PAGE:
• “Can you believe how insensitive Ms. __________ is? How can she be so hurtful and not even realize it?

Wouldn’t it be nice if God handed out earplugs and headphones for our spiritual ears?

Maybe God wants us to develop some worthy habits in the process of manufacturing our own auditory devices.

And how might we do that?

Earplugs could be fashioned out of gratitude. We can occupy our minds with continual rejoicing in the blessings of this moment. Then we won’t be able to hear the devil’s negative and critical comments.

Let’s see…I wonder if I could name a blessing for each of the five senses, for what I am experiencing right now?

  • Thank you, Lord, for books and the gift of sight that allows me to read and enjoy them, as well as learn from them.
  • Thank you for soft breezes that create a cheerful rustling of fall leaves.
  • Thank you, Father, for the cozy warmth of my fleece jacket.
  • Thank you for the nutty goodness of hazelnut coffee,
  • And thank you, Lord, for the homey aroma of vanilla, coming from a nearby candle.

 

candleflame

 

Oh! That was fun, and I didn’t have one negative thought during the exercise. No wonder Paul told us to rejoice always.

Alright–earplugs are in place. Now it’s time for the headphones—something worthwhile to pay attention to, that drowns out the noise of negativity and criticism.

And what could be more worthwhile than scripture, where God offers reassurance, encouragement, and strength? The psalms are a perfect place to begin:

  • “Blessed is the man who makes the Lord his trust” (Psalm 40:4).
  • “I will sing of your strength, in the morning I will sing of your love; for you are my fortress, my refuge in times of trouble” (Psalm 59:16).
  • “Your ways, O God, are holy. What god is so great as our God? You are the God who performs miracles; you display your power among the peoples” (Psalm 77:13-14).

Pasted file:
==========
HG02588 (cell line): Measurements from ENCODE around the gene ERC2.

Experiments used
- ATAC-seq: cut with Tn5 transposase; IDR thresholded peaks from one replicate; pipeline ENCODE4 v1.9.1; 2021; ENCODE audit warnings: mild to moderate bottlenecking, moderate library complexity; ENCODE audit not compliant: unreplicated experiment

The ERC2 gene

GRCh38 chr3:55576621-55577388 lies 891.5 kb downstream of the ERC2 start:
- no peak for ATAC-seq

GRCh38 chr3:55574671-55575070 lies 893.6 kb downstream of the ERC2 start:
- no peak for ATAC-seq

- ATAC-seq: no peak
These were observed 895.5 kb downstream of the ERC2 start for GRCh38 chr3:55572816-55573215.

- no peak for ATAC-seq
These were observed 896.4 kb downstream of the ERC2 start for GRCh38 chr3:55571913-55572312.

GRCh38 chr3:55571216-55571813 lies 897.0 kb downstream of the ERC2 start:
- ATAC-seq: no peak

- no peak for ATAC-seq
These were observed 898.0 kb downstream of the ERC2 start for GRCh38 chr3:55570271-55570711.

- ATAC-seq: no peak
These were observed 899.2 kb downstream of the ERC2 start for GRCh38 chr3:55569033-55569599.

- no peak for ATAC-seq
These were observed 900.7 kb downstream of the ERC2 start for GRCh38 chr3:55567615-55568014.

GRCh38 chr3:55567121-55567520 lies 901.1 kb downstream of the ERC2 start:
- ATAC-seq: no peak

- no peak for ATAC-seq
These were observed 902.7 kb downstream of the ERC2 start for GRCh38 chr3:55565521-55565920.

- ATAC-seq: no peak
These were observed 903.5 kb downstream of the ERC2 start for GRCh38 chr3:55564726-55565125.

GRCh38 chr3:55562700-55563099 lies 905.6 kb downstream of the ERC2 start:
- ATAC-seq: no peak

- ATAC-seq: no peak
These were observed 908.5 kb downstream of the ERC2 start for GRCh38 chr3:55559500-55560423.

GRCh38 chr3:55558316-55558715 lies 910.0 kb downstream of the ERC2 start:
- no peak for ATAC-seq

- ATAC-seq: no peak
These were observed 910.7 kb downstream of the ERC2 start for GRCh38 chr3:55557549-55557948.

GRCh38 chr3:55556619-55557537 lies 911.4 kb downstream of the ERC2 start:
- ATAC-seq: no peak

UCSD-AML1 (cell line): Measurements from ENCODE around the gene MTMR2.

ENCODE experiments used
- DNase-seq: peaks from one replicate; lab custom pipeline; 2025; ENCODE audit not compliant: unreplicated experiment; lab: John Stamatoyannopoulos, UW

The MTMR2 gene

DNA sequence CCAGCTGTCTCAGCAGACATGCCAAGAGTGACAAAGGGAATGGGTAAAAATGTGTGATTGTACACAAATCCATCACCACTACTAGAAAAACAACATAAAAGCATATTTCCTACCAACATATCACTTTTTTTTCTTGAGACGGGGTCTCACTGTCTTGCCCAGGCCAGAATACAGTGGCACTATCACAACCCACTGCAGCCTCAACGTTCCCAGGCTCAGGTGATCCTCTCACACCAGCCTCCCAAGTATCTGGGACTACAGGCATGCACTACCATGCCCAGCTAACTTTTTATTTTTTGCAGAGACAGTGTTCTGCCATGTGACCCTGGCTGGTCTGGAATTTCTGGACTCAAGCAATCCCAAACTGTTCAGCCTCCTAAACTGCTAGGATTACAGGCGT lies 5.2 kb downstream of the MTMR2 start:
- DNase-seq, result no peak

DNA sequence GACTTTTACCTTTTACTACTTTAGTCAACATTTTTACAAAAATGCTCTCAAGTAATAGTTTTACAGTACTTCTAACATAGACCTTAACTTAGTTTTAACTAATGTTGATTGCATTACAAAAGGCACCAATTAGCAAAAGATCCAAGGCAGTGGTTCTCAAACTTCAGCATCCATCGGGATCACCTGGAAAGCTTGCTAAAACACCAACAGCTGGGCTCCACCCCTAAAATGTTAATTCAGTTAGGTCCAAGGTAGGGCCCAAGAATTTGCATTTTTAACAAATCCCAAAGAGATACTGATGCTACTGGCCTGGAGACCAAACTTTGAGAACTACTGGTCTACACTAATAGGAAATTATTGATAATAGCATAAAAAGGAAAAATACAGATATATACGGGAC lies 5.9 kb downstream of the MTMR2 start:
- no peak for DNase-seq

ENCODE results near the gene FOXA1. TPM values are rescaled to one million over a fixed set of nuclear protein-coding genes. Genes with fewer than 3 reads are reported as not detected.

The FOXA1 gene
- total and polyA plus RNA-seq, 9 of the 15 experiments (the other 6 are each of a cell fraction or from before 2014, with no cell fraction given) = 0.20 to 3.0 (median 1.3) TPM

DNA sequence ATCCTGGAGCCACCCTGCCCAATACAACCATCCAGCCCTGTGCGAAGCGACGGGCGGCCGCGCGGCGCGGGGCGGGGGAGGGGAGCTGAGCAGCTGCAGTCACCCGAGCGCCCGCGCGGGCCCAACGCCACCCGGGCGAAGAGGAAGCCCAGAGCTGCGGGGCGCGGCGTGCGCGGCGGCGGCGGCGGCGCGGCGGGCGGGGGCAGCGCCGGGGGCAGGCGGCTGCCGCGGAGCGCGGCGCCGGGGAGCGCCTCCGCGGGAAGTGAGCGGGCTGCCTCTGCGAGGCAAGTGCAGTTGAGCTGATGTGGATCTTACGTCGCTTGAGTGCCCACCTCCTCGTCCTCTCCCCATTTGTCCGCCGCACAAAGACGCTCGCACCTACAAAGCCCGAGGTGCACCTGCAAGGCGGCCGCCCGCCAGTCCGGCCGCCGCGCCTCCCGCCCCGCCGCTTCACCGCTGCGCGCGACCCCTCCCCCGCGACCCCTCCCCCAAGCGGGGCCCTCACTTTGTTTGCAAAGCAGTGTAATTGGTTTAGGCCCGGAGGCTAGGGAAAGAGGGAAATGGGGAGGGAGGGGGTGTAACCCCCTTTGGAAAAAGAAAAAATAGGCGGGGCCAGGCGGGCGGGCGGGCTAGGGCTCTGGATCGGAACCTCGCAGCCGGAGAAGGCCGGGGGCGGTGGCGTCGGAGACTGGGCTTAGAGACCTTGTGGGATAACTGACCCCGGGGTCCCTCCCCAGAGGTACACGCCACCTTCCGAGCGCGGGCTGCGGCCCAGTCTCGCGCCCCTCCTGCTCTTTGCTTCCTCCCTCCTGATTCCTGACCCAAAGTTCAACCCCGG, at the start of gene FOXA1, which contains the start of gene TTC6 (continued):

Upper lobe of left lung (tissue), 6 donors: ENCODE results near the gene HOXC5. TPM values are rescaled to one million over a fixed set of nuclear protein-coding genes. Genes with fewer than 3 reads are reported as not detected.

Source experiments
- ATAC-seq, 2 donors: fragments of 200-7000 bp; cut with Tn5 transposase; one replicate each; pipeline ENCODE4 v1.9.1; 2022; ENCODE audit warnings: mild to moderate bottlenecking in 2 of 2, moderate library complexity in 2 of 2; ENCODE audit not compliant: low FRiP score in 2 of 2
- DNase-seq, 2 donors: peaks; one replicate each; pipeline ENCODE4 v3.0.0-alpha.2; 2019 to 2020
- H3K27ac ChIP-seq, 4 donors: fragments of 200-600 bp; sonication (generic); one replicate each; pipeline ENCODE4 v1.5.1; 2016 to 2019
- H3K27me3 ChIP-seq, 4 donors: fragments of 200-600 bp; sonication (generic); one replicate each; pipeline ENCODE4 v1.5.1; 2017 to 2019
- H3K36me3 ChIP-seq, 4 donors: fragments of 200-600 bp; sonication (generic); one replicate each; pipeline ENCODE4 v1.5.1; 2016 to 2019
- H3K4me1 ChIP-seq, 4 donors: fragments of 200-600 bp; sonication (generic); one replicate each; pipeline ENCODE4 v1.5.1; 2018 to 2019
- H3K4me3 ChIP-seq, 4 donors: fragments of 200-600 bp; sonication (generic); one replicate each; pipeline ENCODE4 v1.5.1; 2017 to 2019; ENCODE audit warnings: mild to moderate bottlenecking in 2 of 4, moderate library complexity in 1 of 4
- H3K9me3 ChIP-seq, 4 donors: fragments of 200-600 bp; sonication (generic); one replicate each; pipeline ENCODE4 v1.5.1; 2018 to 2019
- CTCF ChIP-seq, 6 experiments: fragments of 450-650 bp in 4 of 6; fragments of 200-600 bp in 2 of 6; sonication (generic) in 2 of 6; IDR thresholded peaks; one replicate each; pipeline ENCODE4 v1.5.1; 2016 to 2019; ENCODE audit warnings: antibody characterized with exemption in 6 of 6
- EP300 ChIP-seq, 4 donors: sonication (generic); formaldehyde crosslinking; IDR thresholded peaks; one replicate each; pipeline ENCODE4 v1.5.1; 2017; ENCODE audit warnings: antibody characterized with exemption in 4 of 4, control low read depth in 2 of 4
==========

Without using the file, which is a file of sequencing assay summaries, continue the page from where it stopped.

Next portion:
And one of my favorites:

 

Ps.89.15.16

 

(“Blessed are those who have learned to acclaim you, who walk in the light of your presence, O Lord. They rejoice in your name all day long; they exult in your righteousness. For you are their glory and strength” (Psalm 89:15-17).)

Notice: We are blessed when we acclaim God. Disparaging ourselves or others, bemoaning our circumstances—even just in our thought life—is counter-productive.  It is worship that transforms our minds and spirits.

So let’s insert those earplugs and pop on those headphones! The difference will be remarkable.

 

(Photo and art credits:  www.cancerresearchuk.org; http://www.cozyhearthcandles.com; annemateer.com.)

 

 

 

 

 

 

 

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DSC_7445-X3 (My mom & dad with their great-granddaughter, Sophie, 2011)

 

“What we leave behind

is not what is engraved in stone monuments,

but what is woven into the lives of others.”

— Pericles (495-429, B.C.  Greek statesman, orator, and general of Athens)

I love that word, woven. It speaks eloquently of the way my mother, Geraldine Claire  (November 5, 1928-October 9, 2014), influenced my life. Woven into the fabric of my being are memories of Mom’s words and example that still have impact to this day.

Many of those memories involve Mom and Dad because they were such an inseparable team. They even wallpapered together.

Now marriage experts will tell you that completing home improvement projects with your spouse can be detrimental to your relationship. But that was not the case for Mom and Dad. Amidst the measuring, pasting, and hanging, my brother, John, and I saw cooperation and patience in action.

Once the wallpaper was hung in the three homes of our growing-up years, Mom was ready to entertain. Hospitality was definitely one of her gifts. In fact, the last dining room table Mother and Dad purchased could seat fourteen people.